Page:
Ten pick-your-own-flower destinations within driving distance of Toronto

The best farms for sustainable bouquets, Instagram-worthy sunflower fields and more

The sunflowers at Campbell’s Cross Farm
Courtesy of Campbell’s Cross Farm Courtesy of Campbell’s Cross Farm

The dream of growing a little garden behind your post-war bungalow has inched out of reach for the majority of Torontonians. It seems that most of us are destined to squeeze into condos, and those condos (and their balconies) are shrinking by the day: new builds are 35 per cent smaller than they were 25 years ago, with the average Toronto apartment spanning 647 square feet. That means a lot of would-be gardeners are suffering from a dearth of earth. Fortunately, there are a number of flower farms inviting guests with green thumbs to get lost in their fields for a day. These 10 escapes within driving distance of the city offer pick-your-own-bouquet experiences. 

A perfect pose at Campbell’s Cross Farm
Courtesy of Campbell’s Cross Farm
Campbell’s Cross Farm

Want to feel like you’re living in a Van Gogh painting? Head to Campbell’s. Their 30-acre field of nearly 700,000 eight-foot-tall sunflowers makes for an incredible backdrop, and props are scattered throughout the field—including a vintage bathtub, a ’40s pickup truck and an elegant golden couch—inviting visitors to pose for the ’gram. General admission is $13.25, followed by two pick-your-own price options: $10 for three stems or $15 for five stems. Before you leave, pop into the Sunflower Shoppe to purchase honey produced at their apiary, which is open to the public for self-guided tours. The farm also hosts floral workshops, sunset yoga and sunflower picnics. Sunflower season wraps in early September, but other programming runs year-round.

Drive time from Toronto: About 40 minutes Region: Caledon Contact: 416-294-7642, 3634 King St. (Inglewood),, @campbellscrossfarms

Owner Cara Des Granges picking flowers at Seedy Farm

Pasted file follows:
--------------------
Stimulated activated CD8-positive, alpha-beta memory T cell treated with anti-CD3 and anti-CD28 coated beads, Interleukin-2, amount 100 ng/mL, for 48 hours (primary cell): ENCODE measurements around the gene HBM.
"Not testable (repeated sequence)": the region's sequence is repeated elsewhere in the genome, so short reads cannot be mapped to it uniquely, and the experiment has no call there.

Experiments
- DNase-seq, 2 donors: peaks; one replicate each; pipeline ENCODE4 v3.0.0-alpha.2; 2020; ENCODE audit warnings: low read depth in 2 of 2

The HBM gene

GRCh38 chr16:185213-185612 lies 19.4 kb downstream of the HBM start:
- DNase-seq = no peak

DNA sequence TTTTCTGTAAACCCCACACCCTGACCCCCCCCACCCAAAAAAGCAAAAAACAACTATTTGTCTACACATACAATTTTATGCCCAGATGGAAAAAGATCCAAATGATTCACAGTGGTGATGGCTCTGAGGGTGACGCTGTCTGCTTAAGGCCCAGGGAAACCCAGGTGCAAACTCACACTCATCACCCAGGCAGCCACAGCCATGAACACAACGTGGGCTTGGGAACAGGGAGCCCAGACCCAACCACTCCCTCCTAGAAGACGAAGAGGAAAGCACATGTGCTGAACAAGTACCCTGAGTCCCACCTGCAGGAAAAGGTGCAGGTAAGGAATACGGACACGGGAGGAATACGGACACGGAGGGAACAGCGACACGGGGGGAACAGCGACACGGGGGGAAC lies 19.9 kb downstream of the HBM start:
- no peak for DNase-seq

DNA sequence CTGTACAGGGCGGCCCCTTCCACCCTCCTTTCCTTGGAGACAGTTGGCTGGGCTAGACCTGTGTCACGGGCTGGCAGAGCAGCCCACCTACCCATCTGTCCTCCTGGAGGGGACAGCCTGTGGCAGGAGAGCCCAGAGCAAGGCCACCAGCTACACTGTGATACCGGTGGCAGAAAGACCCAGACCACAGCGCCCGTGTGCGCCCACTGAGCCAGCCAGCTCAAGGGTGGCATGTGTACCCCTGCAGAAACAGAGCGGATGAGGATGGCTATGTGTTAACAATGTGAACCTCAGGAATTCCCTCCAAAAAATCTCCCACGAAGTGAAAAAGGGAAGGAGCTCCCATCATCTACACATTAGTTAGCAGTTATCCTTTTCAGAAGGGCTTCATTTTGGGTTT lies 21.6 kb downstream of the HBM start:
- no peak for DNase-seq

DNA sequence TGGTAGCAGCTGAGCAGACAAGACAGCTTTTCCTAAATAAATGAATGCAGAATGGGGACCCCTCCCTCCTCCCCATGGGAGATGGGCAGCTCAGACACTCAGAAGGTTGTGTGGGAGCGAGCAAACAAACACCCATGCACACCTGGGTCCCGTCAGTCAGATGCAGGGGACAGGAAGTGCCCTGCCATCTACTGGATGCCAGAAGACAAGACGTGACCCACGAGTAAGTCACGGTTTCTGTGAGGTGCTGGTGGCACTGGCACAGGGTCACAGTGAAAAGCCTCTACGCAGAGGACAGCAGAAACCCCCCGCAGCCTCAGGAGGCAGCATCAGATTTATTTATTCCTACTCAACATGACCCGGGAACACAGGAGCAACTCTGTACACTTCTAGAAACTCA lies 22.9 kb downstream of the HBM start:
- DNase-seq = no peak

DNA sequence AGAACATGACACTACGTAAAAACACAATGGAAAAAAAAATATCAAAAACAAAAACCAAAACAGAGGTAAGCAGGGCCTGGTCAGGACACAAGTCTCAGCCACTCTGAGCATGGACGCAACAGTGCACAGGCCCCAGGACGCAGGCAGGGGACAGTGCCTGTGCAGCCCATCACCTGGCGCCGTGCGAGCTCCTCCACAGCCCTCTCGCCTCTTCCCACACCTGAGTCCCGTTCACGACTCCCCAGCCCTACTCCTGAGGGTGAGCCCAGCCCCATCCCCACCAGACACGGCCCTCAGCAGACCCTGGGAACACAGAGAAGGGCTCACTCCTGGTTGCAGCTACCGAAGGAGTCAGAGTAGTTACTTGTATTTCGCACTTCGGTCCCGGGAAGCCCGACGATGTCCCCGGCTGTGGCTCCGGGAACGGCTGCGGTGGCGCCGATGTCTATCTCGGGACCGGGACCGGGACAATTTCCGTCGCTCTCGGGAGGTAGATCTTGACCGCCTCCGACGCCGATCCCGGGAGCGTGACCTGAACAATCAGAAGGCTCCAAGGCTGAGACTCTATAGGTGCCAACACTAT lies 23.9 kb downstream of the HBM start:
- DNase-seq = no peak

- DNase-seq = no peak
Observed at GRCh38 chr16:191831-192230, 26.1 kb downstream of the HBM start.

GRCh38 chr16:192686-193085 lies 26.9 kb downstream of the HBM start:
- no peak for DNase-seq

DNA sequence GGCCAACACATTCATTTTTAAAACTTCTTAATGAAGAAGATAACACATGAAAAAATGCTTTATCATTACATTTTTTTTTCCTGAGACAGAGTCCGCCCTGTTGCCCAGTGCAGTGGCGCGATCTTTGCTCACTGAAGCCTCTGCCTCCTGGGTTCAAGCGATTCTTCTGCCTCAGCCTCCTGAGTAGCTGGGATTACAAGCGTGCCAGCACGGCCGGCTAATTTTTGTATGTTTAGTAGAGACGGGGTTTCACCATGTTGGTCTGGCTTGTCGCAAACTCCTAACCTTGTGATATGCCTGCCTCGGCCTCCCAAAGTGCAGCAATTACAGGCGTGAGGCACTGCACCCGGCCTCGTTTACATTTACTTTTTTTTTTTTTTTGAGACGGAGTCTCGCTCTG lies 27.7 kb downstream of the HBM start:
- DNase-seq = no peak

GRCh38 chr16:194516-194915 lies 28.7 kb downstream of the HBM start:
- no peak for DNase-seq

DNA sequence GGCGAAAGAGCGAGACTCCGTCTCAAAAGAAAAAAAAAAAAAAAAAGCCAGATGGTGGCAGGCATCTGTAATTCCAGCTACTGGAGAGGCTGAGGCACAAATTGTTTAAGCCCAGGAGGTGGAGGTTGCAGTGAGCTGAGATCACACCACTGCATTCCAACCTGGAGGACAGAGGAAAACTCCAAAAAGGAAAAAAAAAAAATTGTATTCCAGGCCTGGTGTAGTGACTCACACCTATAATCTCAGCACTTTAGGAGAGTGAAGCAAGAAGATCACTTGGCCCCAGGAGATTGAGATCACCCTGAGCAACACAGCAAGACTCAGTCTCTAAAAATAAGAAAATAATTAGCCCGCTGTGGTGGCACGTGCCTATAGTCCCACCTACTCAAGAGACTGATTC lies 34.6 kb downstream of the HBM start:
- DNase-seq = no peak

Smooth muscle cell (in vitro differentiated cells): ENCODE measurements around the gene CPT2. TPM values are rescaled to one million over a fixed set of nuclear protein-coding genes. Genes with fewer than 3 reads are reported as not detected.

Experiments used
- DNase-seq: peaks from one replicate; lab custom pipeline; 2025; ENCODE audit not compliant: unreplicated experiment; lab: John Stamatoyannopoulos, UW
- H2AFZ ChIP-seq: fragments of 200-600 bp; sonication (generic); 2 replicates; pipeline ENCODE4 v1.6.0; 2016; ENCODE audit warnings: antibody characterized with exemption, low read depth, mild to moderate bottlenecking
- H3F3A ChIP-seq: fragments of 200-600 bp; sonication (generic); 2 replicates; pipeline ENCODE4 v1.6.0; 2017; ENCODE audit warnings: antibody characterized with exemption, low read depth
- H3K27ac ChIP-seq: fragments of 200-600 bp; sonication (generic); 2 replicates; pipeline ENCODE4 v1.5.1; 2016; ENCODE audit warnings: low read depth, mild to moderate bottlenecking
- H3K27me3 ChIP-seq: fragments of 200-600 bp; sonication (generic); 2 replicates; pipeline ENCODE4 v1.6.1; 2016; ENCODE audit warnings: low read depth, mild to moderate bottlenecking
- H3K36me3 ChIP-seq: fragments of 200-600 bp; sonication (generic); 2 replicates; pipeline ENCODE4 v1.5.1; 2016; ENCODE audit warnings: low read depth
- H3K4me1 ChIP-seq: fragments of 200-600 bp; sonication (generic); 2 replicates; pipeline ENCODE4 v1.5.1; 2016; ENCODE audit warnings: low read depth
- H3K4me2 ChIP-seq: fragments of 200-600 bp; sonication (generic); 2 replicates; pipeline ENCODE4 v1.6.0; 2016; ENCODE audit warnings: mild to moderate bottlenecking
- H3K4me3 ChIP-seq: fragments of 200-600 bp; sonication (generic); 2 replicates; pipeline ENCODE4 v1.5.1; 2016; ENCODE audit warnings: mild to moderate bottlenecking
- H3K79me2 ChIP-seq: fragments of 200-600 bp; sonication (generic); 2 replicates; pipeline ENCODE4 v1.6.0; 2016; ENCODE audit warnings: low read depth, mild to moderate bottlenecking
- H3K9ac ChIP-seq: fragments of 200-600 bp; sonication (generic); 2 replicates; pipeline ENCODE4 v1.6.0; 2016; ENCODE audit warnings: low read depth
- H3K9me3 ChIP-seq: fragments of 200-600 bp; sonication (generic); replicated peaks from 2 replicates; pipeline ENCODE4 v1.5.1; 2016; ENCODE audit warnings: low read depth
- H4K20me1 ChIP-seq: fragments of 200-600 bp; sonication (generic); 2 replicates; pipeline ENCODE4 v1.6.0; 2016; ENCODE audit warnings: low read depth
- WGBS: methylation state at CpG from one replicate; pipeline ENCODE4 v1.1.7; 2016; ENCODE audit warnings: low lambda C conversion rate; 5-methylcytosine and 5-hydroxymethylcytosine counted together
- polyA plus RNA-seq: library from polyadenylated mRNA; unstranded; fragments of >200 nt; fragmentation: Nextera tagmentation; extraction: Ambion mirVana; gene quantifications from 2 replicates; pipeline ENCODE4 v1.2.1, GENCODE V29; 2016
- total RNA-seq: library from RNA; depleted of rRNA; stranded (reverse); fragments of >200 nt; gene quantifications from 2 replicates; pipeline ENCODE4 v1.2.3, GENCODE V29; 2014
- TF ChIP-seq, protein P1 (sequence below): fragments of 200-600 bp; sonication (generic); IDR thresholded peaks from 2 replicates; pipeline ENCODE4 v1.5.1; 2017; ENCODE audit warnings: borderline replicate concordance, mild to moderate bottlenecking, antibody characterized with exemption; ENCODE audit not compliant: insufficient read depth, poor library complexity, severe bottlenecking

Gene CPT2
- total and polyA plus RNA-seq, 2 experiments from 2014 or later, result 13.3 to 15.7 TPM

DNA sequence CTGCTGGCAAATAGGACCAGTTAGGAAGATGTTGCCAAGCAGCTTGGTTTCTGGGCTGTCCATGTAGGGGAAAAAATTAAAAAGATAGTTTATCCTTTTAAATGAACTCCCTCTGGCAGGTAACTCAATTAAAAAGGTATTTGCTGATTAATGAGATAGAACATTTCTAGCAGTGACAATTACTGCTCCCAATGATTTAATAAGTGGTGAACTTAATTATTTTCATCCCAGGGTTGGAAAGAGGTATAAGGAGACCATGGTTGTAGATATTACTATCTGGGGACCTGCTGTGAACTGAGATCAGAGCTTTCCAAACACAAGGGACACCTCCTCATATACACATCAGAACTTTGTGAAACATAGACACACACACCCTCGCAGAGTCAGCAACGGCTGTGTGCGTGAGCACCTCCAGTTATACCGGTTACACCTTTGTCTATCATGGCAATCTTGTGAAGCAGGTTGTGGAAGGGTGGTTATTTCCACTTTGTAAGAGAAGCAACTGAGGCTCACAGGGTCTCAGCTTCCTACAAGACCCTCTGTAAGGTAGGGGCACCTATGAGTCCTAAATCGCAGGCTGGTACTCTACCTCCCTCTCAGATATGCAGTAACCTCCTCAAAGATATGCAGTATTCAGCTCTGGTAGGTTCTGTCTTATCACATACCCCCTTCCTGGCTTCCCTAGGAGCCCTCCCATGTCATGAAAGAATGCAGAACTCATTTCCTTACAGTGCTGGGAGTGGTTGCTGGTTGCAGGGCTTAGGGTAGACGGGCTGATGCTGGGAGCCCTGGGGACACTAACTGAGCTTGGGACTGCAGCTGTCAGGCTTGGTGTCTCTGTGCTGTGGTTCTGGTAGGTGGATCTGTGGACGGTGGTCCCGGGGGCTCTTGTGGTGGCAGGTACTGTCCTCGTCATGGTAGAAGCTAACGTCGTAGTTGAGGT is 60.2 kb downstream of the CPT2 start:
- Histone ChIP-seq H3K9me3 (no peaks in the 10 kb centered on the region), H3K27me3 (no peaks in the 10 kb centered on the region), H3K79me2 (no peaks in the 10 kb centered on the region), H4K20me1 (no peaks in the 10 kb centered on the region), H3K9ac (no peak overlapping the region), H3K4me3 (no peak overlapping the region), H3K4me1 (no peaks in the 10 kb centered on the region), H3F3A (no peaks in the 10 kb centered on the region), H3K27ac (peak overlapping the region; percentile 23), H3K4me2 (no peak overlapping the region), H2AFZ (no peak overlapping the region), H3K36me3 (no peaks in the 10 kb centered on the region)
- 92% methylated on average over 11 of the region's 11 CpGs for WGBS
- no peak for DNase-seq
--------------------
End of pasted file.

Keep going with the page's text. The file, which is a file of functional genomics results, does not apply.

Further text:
Photo by Lauren Bull
Seedy Farm

Cara Des Granges is fighting climate change one bouquet at a time. “I created Seedy Farm to increase the number of sustainably grown local flowers and combat issues in the floriculture industry,” she says. After a year in business, Des Granges has a fruit orchard and an acre of flowers, many of which are native, pollinator-friendly plants like purple blazing stars. She refuses to use herbicides, pesticides or peat moss and abhors plastic packaging—or any packaging, really. To cut back on waste, she puts her arrangements in vintage vases. Adult admission, which includes a vase, costs $40. Children under 12 accompanied by an adult can opt for a smaller vase for $20. Picking starts in April and runs until early fall, when the zinnias and dahlias create a kaleidoscope of vibrant colours. Reservations required.

Drive time from Toronto: About 55 minutes Region: Durham Contact: 647-331-1867, 1513 Concession Rd. 7 (Hampton),, @seedyfarm

A field of flowers at Robintide Farms
Courtesy of Robintide Farms
Robintide Farms

This working farm has been run by the Alexander family since 1967. Past generations raised Boer goats and bred quarter horses on the property before ditching animal husbandry to focus on crops. The 160-acre farm now specializes in strawberries and veggies, including potatoes, peas, beans, tomatoes and zucchini. In 2021, they added flowers to the mix. Stroll through the three-acre sunflower meadow before heading over to the flower patch, where 33 annuals and perennials bloom all summer long. The best bouquets blend showy blossoms like bold orange coneflowers or magenta spires of celosia with fragrant filler like basil, Queen Anne’s lace and baby’s breath. There are two pick-your-own options: $14.50 for a small Mason jar or $19.50 for a large, plus $10 for admission.